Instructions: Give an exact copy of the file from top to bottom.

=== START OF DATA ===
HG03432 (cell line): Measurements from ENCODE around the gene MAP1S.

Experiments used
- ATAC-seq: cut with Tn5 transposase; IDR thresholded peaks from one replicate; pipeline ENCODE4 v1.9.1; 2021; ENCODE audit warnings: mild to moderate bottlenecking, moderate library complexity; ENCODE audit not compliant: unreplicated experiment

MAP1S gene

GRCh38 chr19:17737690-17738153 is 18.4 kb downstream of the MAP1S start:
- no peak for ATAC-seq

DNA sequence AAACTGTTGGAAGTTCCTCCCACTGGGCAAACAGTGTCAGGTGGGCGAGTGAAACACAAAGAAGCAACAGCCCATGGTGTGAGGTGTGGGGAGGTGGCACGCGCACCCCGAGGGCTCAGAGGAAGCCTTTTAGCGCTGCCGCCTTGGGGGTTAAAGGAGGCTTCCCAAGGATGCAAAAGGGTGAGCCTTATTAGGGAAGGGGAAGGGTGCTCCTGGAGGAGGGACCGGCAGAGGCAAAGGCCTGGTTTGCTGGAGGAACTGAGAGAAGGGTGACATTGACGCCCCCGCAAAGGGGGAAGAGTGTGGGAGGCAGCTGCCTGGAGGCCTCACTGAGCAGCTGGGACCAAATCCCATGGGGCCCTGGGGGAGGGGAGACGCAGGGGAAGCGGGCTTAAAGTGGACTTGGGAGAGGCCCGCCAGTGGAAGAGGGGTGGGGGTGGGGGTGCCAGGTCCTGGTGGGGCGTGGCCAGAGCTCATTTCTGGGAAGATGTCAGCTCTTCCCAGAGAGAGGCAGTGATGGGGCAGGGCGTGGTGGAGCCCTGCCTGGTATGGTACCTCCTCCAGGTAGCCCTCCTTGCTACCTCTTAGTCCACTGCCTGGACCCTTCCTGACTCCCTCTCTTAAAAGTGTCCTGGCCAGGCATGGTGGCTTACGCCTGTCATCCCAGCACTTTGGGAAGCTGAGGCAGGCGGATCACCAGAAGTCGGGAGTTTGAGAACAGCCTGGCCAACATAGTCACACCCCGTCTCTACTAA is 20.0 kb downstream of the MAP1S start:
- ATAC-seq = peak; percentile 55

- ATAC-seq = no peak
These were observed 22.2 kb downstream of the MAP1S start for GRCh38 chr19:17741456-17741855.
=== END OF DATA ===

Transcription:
HG03432 (cell line): Measurements from ENCODE around the gene MAP1S.

Experiments used
- ATAC-seq: cut with Tn5 transposase; IDR thresholded peaks from one replicate; pipeline ENCODE4 v1.9.1; 2021; ENCODE audit warnings: mild to moderate bottlenecking, moderate library complexity; ENCODE audit not compliant: unreplicated experiment

MAP1S gene

GRCh38 chr19:17737690-17738153 is 18.4 kb downstream of the MAP1S start:
- no peak for ATAC-seq

DNA sequence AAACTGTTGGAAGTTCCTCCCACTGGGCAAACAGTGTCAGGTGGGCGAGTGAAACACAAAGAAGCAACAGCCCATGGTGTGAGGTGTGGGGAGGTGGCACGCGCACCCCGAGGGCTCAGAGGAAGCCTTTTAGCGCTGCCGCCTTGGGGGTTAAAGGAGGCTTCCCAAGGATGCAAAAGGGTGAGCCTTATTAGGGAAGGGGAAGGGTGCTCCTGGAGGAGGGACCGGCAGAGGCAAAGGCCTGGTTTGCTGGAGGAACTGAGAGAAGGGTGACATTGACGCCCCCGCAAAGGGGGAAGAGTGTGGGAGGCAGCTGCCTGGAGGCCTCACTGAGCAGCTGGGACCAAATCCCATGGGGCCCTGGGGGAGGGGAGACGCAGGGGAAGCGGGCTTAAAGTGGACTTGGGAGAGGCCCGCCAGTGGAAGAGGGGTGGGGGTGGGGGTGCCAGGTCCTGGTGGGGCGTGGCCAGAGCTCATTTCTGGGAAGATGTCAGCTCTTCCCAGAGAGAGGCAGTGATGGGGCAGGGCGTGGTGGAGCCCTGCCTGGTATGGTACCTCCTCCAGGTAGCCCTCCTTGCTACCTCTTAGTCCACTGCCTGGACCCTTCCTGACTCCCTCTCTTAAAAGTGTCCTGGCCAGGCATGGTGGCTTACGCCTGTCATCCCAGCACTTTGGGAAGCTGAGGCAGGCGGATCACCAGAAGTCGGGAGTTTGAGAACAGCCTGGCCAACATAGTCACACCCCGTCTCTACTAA is 20.0 kb downstream of the MAP1S start:
- ATAC-seq = peak; percentile 55

- ATAC-seq = no peak
These were observed 22.2 kb downstream of the MAP1S start for GRCh38 chr19:17741456-17741855.